As the pandemic bodies continue to pile up, awaiting burial, Kistvaen is a reminder of ancient practices. The title refers to the Neolithic/Bronze Age granite tombs of Dartmoor, surrounded by small stones and covered with mounds of earth (at least until people dug them up to see what was inside). In “Assembly,” one can hear the pain of the mourners, ferrying their dead through song. Phil Owen sounds completely distraught, while Roly Porter surrounds him with ominous textures.
The album grows darker as it progresses. The cavernous echoes of “Burial” suggest deep unexcavated tombs, and stand in stark contrast to modern approaches, especially the crassly secular (funerals that skirt the topic of death to concentrate on whatever the deceased was a “fan” of ~ for example a sports team or film franchise). While listening, one remembers the deep hole of grief that awaits the mourner: questions about good and evil, reward and punishment, the existence of a hereafter. In ancient times, cloaked bodies were surrendered to the unknown.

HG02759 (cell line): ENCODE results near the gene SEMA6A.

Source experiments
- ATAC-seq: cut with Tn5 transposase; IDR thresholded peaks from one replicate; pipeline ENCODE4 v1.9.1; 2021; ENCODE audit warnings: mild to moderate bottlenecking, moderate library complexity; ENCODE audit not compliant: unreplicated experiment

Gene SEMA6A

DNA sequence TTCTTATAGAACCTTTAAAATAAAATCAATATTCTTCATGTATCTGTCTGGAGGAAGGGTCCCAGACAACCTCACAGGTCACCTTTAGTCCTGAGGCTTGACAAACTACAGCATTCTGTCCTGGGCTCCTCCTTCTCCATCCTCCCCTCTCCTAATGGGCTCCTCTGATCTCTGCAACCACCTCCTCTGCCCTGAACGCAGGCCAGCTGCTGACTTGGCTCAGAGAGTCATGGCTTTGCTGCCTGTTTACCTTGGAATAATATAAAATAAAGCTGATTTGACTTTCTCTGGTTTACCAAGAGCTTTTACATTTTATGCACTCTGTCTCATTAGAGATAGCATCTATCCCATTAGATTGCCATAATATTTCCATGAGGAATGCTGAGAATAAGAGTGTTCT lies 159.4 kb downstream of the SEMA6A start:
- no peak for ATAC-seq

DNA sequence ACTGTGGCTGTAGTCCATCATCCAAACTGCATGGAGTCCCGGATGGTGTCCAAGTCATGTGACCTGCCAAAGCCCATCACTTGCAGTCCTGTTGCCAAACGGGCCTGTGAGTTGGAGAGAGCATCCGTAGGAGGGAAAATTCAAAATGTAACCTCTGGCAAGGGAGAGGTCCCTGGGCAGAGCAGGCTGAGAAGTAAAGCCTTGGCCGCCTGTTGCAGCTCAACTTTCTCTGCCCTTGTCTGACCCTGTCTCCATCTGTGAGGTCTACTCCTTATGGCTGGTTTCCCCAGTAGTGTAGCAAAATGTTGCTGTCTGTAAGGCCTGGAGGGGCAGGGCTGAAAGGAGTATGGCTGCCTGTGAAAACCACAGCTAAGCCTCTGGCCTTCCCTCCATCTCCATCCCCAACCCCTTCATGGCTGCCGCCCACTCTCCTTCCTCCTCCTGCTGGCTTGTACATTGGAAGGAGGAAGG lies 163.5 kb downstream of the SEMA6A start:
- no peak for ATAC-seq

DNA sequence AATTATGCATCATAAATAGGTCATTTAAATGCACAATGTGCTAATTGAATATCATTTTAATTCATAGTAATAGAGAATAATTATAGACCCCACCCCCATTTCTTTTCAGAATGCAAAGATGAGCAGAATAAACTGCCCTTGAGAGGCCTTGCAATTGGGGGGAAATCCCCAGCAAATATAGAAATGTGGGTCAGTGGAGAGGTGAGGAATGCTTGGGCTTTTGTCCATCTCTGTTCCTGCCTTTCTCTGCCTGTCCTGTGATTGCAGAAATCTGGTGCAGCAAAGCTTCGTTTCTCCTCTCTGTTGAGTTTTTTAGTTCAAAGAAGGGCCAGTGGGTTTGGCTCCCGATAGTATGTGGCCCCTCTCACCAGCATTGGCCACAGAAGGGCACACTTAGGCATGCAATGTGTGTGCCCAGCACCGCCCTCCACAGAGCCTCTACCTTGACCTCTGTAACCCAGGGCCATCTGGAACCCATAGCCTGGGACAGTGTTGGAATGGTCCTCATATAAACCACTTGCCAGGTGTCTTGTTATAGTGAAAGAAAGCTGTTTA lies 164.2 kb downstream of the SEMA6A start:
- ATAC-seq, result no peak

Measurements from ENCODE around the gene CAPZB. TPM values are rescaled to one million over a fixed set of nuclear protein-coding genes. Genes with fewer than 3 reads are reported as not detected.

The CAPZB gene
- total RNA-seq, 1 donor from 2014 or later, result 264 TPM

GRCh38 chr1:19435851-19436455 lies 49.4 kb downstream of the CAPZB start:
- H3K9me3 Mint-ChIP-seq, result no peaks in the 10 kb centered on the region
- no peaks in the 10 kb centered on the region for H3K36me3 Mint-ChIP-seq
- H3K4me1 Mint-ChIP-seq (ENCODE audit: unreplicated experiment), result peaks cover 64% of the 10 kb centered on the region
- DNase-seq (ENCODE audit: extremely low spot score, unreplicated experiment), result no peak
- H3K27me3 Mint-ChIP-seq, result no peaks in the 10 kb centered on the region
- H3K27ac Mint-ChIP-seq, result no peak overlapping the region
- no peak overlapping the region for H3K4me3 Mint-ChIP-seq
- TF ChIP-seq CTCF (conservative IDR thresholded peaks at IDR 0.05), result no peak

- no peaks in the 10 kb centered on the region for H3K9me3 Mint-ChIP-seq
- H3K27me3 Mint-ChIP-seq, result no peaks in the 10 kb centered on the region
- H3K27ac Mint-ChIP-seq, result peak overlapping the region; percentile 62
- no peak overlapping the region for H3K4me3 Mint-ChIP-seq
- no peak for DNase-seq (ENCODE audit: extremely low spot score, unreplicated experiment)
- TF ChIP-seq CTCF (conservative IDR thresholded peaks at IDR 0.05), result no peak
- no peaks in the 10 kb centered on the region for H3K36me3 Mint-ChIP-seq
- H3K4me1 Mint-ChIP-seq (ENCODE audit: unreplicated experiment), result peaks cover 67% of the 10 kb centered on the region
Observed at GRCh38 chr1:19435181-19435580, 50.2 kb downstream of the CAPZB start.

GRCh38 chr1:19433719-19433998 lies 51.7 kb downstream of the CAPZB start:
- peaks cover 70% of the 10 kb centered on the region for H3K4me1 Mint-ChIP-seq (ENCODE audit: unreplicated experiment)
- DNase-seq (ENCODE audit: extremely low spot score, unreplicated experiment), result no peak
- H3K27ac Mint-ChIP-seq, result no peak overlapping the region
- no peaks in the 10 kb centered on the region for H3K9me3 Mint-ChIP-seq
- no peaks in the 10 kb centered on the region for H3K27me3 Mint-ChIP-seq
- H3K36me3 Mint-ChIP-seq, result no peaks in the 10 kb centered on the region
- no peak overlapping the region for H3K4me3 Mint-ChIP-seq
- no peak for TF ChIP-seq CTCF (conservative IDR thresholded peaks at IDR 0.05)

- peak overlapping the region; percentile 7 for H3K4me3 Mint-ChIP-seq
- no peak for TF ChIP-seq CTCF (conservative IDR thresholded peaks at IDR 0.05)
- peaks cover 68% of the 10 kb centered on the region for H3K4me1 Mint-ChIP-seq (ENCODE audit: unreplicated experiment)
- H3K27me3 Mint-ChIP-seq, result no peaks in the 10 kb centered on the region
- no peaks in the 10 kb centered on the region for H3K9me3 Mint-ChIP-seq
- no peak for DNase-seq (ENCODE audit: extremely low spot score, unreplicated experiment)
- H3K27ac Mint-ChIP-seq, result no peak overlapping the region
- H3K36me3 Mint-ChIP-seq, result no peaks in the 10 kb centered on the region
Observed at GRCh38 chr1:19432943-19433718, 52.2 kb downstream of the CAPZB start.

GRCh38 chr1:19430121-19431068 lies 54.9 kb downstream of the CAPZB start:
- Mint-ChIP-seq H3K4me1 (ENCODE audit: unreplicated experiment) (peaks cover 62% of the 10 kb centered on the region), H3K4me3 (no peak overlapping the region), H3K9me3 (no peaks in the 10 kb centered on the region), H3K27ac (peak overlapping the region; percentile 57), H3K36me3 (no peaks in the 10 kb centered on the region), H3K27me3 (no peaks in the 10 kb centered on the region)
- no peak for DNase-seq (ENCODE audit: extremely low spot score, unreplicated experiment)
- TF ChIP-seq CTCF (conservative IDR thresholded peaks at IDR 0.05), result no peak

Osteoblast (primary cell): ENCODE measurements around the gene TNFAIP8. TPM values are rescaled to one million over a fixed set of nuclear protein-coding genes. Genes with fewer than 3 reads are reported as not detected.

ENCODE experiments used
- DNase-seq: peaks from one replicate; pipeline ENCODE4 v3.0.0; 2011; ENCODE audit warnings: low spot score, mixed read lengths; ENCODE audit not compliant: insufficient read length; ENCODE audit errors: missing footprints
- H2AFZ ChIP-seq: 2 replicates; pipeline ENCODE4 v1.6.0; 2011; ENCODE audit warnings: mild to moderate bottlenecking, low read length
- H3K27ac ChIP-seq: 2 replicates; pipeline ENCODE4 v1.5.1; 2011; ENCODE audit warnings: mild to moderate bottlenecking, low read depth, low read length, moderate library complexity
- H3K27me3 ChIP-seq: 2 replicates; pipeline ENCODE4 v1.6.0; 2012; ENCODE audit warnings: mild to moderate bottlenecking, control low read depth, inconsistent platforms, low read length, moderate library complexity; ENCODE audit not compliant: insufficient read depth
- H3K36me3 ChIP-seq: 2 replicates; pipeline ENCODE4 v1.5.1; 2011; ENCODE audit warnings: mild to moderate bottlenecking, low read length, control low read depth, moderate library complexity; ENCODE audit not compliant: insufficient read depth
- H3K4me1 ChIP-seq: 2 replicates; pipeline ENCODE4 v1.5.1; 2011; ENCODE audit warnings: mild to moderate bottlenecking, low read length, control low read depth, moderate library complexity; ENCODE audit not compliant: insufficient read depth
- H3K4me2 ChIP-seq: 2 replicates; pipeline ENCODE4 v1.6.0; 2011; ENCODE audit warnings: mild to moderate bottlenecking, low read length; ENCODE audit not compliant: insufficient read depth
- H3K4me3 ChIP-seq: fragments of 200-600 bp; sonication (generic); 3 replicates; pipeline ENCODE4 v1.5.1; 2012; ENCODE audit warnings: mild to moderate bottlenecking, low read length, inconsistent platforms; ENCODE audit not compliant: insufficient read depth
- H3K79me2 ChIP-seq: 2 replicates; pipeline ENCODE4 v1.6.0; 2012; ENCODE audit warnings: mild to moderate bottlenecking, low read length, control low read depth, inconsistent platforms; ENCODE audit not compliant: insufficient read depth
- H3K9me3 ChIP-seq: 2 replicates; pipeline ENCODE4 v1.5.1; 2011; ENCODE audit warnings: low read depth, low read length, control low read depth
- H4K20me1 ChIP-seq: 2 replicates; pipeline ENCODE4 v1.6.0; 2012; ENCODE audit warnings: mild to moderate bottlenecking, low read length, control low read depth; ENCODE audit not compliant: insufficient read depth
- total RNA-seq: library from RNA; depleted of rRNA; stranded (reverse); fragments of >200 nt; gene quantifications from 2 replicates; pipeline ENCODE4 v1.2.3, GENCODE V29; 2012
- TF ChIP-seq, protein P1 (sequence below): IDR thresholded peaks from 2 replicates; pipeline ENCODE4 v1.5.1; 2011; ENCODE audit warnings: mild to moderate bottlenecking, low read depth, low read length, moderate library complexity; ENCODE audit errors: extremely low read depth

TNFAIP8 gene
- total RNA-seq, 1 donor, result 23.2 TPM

The stringed elegies of “Burial” suggest sorrow and loss. What are we without the person who is gone? Are we still complete? Are they still complete, or complete for the first time, or truly gone? The vocal loops of “Open Door” reflect repeating thoughts, emotional hauntings, spiritual visitations. There is great reverence despite the gloom. If anything, Porter gives the mourner permission to collapse.
The album’s centerpiece, the quarter-hour “Passage,” begins with ghostly chains before descending like Orpheus into an uncharted hell. While the album is called beatless, there are beats, beginning at 4:31, like the loud plodding of an unseen giant. When these recede, they make room for mighty winds of drone, arriving like confusion, guilt and despair. One can glean the first four stages of grief in these immersive, unrelenting sounds. But will it end in acceptance? The final minutes of “Passage” tilt in that direction, though still drenched in tears. The title track suggests crackling fire, a soft goodbye. Tomorrow the sun will rise on grave and mourner alike. (Richard Allen)